-- Arden Howell (Serenisea@aol.com), December 14, 2001.
I prefer the European or Japanese enlargers; but each to his own. In B.C. Canada I can find a Beseler 23c with dichro head & a couple of good lenses for about $600 CDN. I know of one for sale somewhat locally, if you are interested contact me. For what it is worth I prefer the negative carriers of the European/Japanese enlargers they are very light tight! A good Durst could be an alternative to the Beseler & I must admit that the LPL looks good too. Whatever you buy make sure it is something you cannot outgrow & that parts & accessories will likely be available in the future. If the Beseler has anything going for it it is that it will never be obsolete as most of the new accessories will fit the oldest of enlargers.
-- Melvin (firstname.lastname@example.org), December 14, 2001.
If you can get the LPL 4x5 enlarger, although I have a zone VI the LPL would have been my second choice. My medium format enlarger was an LPL 6700 dichoric and I absolutely loved it, easy to use, controls well placed, EASY TO ALIGN which is a very important feature to me. All in all I think the LPL is the better choice, besides I feel the LPL is better made than the Beseler. As to the lens in the Beseler, it probably is a 50 mm f-2.8 which is not an exceptioanlly great lens, is good for 35 mm but obviuously there are better (and more expensive) lenses, over all the price of $511 USD for a USED Beseler is way high, you can get a better one for that money.
-- Jorge Gasteazoro (email@example.com), December 15, 2001.
Try e-bay and be patient. You can get an enlarger package with a lot of accessories (lens boards, carriers, focusing aids, timer, maybe even trays, developing tank, etc.) for much less. Do a search for completed items with the models you are interested in.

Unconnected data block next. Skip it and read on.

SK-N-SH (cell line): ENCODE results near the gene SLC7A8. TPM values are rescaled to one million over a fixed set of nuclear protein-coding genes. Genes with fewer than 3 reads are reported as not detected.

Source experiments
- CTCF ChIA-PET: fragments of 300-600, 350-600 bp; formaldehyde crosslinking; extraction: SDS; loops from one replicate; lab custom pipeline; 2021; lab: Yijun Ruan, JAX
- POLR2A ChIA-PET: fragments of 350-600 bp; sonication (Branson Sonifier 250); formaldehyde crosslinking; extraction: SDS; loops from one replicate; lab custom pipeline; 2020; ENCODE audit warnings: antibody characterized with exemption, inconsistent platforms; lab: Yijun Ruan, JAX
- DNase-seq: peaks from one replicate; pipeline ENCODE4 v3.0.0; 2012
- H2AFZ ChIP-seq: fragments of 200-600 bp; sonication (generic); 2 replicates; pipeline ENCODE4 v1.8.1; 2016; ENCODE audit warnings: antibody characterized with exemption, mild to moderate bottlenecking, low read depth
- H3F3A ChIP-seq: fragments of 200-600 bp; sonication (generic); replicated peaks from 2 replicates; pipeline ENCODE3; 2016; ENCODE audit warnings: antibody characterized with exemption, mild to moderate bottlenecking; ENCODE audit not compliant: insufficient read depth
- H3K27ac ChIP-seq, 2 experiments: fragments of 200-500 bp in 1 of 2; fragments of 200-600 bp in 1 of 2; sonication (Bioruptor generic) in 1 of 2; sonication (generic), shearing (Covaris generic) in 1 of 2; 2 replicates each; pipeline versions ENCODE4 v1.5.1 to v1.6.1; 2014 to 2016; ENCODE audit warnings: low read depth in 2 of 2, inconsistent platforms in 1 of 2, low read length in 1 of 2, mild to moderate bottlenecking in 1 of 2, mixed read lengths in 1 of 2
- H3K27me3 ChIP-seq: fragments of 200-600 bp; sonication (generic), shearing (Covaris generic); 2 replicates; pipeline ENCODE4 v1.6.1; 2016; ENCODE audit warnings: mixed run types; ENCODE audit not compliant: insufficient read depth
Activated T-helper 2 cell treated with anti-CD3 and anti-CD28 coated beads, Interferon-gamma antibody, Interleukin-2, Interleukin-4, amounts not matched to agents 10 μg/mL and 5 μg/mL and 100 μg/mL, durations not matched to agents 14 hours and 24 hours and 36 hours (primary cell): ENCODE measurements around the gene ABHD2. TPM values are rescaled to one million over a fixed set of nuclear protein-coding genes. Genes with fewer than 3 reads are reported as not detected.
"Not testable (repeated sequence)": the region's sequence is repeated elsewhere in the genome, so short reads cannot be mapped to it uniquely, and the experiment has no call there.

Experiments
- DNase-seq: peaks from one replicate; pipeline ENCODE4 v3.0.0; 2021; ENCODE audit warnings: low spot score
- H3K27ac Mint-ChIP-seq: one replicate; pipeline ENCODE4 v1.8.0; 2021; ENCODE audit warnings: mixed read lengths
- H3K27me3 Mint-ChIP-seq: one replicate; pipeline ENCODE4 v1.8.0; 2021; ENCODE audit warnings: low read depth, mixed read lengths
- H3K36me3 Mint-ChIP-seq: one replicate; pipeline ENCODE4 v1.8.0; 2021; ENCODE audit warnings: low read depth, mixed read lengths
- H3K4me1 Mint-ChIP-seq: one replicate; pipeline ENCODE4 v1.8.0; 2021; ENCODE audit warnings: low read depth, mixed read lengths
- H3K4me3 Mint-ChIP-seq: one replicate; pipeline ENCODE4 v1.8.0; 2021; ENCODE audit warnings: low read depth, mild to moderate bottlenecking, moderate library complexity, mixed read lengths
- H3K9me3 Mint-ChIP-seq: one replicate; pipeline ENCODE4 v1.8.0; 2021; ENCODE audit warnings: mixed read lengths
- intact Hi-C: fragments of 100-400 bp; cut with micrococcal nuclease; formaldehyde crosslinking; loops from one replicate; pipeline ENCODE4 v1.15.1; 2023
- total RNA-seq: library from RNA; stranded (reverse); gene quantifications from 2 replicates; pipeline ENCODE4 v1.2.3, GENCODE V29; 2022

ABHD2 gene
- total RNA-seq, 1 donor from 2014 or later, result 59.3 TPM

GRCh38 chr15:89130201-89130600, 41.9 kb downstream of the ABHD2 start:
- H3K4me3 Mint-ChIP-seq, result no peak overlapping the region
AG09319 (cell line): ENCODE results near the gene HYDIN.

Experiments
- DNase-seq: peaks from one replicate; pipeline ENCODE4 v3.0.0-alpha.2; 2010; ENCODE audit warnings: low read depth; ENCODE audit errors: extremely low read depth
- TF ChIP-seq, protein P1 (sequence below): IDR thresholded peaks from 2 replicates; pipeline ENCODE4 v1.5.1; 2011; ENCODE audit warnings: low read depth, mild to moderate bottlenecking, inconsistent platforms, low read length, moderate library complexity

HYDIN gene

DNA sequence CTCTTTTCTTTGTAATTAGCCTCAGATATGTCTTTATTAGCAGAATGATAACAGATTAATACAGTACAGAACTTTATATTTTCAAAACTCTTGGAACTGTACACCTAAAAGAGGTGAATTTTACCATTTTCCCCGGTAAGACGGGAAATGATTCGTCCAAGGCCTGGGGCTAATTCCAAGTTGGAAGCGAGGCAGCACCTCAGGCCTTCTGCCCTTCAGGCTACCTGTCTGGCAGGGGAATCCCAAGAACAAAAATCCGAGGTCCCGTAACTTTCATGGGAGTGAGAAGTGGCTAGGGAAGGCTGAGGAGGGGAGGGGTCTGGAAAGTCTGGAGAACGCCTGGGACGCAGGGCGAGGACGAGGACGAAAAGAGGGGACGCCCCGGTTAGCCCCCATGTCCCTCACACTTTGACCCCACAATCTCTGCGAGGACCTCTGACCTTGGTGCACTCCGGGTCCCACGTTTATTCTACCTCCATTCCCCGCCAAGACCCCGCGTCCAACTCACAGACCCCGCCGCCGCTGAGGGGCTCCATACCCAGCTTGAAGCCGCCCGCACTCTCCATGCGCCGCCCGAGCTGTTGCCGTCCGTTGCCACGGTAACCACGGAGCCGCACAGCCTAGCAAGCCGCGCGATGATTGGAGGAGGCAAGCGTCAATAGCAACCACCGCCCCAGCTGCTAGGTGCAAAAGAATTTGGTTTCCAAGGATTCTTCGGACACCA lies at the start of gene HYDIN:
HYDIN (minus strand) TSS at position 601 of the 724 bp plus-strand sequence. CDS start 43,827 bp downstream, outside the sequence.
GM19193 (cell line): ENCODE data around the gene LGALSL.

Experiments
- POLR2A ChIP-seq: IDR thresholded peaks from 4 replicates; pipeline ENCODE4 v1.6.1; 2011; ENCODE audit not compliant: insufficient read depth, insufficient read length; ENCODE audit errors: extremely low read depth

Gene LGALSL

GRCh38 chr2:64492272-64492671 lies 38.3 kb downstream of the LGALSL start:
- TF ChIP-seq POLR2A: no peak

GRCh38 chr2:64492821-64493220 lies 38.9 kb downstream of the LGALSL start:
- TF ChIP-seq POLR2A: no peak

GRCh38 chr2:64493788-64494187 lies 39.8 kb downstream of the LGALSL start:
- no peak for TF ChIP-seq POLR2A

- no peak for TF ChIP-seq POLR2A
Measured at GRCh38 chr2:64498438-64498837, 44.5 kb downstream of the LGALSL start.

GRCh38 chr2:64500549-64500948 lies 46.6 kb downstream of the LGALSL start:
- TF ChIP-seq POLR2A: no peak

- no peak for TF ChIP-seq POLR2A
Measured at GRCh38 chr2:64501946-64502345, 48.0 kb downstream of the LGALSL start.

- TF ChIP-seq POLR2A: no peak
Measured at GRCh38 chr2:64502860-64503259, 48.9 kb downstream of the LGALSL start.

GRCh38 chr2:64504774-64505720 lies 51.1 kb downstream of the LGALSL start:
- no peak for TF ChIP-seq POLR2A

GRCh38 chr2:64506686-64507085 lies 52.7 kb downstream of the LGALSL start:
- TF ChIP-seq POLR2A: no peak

-- Jim Rock (firstname.lastname@example.org), December 15, 2001.
I managed a public darkroom for 6 years, we mainly had Beseler 23's and 67's. I am currently building my first darkroom in the basement of my home, and it should be finished in a couple of weeks. I decided to buy a Beseler 45MXT, even though I currently use only a medium format. I discovered the MXT in my father-in-law's darkroom, and coupled with a cold light head, found that my prints increased greatly in quality. I strongly suggest buying an enlarger with a cold light source - your prints will have a much more solid scale of grays and whites, and they will glow like a jewel. I never could achieve the same results with a condenser. The MXT is very sturdy, you can buy one new for about $1200 at Calumet, and used for probably half that price.
-- James Webb (email@example.com), December 15, 2001.
The price does seem high. Regarding films scanners and digital printers, research this very carefully. I am an amateur photographer, but information technology is my business. I found that going digital once the film is developed still can be quite expensive when you consider hardware and software overhead. I scanned a 4x6 print at 2800 resolution last week and the resulting file was 1.1 gigabyte. There are smaller file formats, but even after you have a developed neagtive, the IT processing, storage, and output, not to mention learning curve, can be quite costly.
-- Jeff Polaski (firstname.lastname@example.org), December 17, 2001.